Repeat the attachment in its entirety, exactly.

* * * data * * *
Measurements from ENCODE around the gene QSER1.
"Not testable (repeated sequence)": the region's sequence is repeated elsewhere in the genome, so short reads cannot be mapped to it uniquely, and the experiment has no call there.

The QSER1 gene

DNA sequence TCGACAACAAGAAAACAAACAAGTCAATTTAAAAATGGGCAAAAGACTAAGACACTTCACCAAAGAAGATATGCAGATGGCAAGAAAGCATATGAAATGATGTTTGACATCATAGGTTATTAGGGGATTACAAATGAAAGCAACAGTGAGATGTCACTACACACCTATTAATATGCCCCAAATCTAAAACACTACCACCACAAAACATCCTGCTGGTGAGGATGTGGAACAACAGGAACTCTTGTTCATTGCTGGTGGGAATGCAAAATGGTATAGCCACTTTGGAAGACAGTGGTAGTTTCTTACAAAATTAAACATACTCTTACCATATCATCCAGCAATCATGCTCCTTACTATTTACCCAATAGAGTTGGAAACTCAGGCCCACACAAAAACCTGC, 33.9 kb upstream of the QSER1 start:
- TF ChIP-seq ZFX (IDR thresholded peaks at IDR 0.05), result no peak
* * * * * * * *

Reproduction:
Measurements from ENCODE around the gene QSER1.
"Not testable (repeated sequence)": the region's sequence is repeated elsewhere in the genome, so short reads cannot be mapped to it uniquely, and the experiment has no call there.

The QSER1 gene

DNA sequence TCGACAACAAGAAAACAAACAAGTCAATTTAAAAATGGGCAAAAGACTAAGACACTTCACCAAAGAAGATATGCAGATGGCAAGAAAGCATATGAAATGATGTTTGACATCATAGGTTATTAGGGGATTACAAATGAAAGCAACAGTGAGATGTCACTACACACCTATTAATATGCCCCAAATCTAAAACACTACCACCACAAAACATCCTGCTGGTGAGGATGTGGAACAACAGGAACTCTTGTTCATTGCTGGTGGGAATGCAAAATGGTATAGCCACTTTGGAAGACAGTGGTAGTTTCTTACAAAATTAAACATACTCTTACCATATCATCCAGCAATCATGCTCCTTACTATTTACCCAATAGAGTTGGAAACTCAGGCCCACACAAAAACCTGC, 33.9 kb upstream of the QSER1 start:
- TF ChIP-seq ZFX (IDR thresholded peaks at IDR 0.05), result no peak